What You

Need to Know About HRAs for 2020

What You Need to Know About HRAs for 2020For many employers, there are changes coming to the currently-offered Health Reimbursement Accounts (HRA) available to employees.  For health plans beginning on or after January 1, 2020, there are three types of HRA plans available, depending on the size of the employer.  The primary goal of the expansion of HRA opportunities is to provide flexibility and additional options to obtain quality, affordable healthcare for employees and their families.  

The three types of plans that will be available, depending on the size of the employer are as follows:

  • QSEHRA: Qualified Small Employer Health Reimbursement Account

  • ICHRA: Individual Coverage Health Reimbursement Account

  • EBHRA: Excepted Benefit Health Reimbursement Account

The QSEHRA plan has been available since 2016, but the plan is only applicable for employers with fewer than 50 full-time employees and with no group health insurance coverage.  All employees are automatically eligible for the plan. For 2019 an employer can contribute a maximum of $5,150 per single employee and $10,450 per employee with a family. These contributions are tax-free for the employee as long as the employee maintains the minimally required health-care coverage.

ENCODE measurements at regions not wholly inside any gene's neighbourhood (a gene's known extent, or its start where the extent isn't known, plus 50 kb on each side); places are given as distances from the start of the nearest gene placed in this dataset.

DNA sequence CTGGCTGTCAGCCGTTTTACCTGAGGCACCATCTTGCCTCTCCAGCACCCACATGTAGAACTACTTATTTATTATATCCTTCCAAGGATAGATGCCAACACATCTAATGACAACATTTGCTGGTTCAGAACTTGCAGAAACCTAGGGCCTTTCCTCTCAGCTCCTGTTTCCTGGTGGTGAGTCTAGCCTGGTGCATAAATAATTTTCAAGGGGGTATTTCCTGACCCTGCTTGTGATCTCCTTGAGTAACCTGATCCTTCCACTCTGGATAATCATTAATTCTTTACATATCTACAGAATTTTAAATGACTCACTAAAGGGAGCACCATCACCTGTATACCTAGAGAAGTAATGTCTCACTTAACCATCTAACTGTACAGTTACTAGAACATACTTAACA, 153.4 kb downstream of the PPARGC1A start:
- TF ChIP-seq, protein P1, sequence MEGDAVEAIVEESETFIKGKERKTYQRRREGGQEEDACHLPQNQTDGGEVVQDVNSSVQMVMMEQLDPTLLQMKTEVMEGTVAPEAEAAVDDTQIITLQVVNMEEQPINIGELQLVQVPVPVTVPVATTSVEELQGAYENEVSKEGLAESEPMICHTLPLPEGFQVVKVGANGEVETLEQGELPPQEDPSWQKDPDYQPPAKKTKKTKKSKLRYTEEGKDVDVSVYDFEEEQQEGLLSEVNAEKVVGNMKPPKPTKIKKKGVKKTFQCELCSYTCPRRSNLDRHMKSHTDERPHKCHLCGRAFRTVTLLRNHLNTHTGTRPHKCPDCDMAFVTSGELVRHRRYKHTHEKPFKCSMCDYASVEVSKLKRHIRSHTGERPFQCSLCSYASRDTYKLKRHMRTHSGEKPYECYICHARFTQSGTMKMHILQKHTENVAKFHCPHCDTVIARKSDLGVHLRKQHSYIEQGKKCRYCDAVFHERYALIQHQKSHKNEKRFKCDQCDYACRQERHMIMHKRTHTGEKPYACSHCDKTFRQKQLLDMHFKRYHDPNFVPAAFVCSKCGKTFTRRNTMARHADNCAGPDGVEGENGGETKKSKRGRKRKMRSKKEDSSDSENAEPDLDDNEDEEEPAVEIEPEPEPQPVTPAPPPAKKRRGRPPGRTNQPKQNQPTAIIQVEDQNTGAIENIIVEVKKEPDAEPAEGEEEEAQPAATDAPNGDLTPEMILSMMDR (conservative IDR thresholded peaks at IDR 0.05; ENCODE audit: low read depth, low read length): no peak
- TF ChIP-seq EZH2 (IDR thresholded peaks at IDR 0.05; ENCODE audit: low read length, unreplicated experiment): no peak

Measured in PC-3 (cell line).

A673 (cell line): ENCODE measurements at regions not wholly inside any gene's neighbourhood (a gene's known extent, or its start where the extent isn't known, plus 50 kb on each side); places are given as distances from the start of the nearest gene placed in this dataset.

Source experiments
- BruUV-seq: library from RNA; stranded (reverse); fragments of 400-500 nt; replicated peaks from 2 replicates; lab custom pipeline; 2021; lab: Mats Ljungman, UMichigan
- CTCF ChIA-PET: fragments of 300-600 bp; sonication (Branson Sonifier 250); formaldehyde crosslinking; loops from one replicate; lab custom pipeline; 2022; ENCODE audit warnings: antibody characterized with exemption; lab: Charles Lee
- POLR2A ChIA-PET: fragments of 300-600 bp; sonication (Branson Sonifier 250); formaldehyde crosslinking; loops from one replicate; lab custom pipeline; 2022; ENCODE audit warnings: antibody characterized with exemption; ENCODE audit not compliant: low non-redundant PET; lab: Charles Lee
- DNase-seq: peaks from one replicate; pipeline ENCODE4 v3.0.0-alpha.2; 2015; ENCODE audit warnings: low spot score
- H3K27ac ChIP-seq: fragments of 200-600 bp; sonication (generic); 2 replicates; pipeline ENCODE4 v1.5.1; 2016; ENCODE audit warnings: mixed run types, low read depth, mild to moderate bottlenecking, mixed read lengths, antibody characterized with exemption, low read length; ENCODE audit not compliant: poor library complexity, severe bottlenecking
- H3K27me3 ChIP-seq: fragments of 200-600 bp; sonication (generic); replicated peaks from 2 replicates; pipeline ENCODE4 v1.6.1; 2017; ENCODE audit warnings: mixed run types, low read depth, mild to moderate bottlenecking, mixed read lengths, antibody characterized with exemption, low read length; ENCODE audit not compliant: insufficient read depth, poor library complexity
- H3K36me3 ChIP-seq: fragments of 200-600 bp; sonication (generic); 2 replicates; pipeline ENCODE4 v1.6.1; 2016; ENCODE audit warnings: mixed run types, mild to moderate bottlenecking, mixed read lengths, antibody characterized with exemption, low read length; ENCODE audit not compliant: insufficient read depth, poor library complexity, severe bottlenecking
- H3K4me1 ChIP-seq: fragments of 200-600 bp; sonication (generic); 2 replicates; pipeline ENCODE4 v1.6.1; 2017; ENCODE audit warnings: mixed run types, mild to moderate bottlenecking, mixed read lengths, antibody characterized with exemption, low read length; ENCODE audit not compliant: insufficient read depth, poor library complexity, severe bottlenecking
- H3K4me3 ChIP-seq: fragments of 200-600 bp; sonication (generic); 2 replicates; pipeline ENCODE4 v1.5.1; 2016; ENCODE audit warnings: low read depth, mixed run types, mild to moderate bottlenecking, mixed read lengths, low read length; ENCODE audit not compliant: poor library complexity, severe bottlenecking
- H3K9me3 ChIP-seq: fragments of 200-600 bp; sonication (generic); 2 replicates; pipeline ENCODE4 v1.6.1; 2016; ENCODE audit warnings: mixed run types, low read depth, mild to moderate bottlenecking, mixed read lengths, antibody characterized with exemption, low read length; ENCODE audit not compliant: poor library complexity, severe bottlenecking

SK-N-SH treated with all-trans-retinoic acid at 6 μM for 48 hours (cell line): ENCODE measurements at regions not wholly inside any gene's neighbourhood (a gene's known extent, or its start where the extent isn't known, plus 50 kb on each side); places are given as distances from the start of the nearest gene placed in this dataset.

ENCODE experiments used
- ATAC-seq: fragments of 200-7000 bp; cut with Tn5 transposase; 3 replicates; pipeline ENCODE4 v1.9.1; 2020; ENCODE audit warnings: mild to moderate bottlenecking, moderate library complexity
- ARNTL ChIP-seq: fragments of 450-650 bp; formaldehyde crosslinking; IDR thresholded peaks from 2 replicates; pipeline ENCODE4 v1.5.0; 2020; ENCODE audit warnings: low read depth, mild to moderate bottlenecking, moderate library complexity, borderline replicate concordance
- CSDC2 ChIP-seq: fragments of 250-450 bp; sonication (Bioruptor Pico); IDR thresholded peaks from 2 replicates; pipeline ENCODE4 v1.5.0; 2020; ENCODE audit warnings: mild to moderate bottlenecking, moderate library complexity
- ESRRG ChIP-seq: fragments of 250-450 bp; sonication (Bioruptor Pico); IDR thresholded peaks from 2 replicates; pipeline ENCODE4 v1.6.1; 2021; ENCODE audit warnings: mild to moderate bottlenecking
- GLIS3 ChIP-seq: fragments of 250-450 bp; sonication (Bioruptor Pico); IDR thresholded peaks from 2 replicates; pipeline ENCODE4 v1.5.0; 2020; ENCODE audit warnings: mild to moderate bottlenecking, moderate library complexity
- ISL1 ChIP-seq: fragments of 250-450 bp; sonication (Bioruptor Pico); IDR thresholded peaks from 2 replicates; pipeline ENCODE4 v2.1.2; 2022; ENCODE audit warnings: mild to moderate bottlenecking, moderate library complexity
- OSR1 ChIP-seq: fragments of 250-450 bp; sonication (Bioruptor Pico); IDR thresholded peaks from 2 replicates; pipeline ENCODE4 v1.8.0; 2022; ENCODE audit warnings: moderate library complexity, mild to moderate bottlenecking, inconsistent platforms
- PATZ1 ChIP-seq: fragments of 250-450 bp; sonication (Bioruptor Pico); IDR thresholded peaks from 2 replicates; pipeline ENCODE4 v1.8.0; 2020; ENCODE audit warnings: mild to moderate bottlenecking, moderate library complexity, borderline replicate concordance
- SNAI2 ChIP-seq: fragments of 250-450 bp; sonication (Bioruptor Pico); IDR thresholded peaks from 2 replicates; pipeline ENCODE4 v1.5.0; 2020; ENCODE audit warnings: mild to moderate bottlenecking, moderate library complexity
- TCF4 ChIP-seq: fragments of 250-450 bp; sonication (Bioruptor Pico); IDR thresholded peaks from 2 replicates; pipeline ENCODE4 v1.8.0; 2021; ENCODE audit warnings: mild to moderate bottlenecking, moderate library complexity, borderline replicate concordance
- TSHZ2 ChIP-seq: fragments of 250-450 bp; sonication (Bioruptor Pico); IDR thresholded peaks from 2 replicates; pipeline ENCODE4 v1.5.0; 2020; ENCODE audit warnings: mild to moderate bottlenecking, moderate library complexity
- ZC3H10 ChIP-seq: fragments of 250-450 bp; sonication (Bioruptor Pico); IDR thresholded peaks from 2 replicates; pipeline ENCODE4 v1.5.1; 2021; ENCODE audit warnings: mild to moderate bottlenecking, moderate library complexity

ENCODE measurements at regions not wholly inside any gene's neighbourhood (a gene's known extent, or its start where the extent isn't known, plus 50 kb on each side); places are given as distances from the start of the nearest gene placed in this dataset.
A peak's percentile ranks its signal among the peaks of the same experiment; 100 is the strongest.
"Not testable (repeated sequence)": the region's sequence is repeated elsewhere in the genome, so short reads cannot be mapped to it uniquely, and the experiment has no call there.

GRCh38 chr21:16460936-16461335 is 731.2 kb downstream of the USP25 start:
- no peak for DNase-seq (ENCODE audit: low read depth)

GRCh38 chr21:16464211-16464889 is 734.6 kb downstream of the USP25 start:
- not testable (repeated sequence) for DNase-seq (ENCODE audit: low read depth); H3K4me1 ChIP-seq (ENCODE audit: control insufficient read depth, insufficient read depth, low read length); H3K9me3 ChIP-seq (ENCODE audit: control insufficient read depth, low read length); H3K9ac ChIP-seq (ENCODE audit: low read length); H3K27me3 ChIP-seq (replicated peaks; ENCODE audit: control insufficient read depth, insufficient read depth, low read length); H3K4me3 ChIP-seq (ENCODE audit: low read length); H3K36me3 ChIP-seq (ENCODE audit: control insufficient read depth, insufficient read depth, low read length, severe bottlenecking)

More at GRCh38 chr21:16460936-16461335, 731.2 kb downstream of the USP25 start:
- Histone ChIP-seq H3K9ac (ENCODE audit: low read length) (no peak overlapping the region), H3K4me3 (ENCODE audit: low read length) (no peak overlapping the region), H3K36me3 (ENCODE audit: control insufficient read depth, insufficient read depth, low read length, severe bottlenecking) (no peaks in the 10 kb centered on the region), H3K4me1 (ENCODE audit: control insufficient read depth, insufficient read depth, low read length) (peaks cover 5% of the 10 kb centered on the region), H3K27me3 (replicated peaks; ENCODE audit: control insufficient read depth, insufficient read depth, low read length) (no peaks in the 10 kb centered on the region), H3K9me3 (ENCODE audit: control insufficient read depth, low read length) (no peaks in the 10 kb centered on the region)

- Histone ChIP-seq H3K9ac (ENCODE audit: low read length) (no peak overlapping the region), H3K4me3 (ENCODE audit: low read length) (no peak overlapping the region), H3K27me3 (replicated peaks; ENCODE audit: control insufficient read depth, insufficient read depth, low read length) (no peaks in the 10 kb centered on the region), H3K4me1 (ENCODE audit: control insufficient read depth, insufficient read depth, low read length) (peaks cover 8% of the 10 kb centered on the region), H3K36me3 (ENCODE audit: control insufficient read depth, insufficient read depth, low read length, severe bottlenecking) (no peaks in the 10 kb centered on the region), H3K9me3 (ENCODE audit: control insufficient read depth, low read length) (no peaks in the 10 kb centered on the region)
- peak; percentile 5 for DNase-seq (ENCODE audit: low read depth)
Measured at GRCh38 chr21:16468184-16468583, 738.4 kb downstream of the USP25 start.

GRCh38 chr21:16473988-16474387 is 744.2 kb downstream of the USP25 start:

The ICHRA plan is available for employers to offer starting on January 1, 2020.  There is no employee-number restriction for employers choosing to offer the ICHRA plan.  However, employers offering the ICHRA plan can not offer a group healthcare plan; only one option can be selected.  Employers are not limited in the amount that can be contributed per employee. Employers can divide up their employee population into a maximum of 11 groups (using varying criteria such as full-time and part-time, hourly and salaried) to offer differing dollar amounts to each group.  The IRS has imposed minimum standards if a grouping schedule is implemented.   

Also new as of January 1, 2020, the EBHRA plan has no employee-number restriction for employers choosing to offer the EBHRA plan.  In addition to offering the EBHRA plan, the employer is required to offer group healthcare coverage. Any employee can participate in the EBHRA, regardless of participation in the group healthcare plan.  Contributions to this plan are limited to $1,800 per employee (for 2020) and family size does not change the limitations.  

Whether a medical expense is allowable for reimbursement by an HRA depends on the type of HRA.  Funds held in either a QSEHRA or ICHRA can be used for any type of medical expense. However, funds held in an EBHRA can only be used for excepted benefits, which are defined as insurance plans that are not the primary healthcare plan.  Examples are vision insurance plans, dental insurance plans, and long-term care insurance plans. Individual major medical plan premiums, coverage under a group healthcare plan, and Medicare Part B and D payments are not excepted benefits and cannot be paid for with EBHRA funds.  

Knowing and understanding the basics of the new HRA offerings is crucial for employees and employers both, to ensure they are prepared to follow along with the implementation as of January 1, 2020.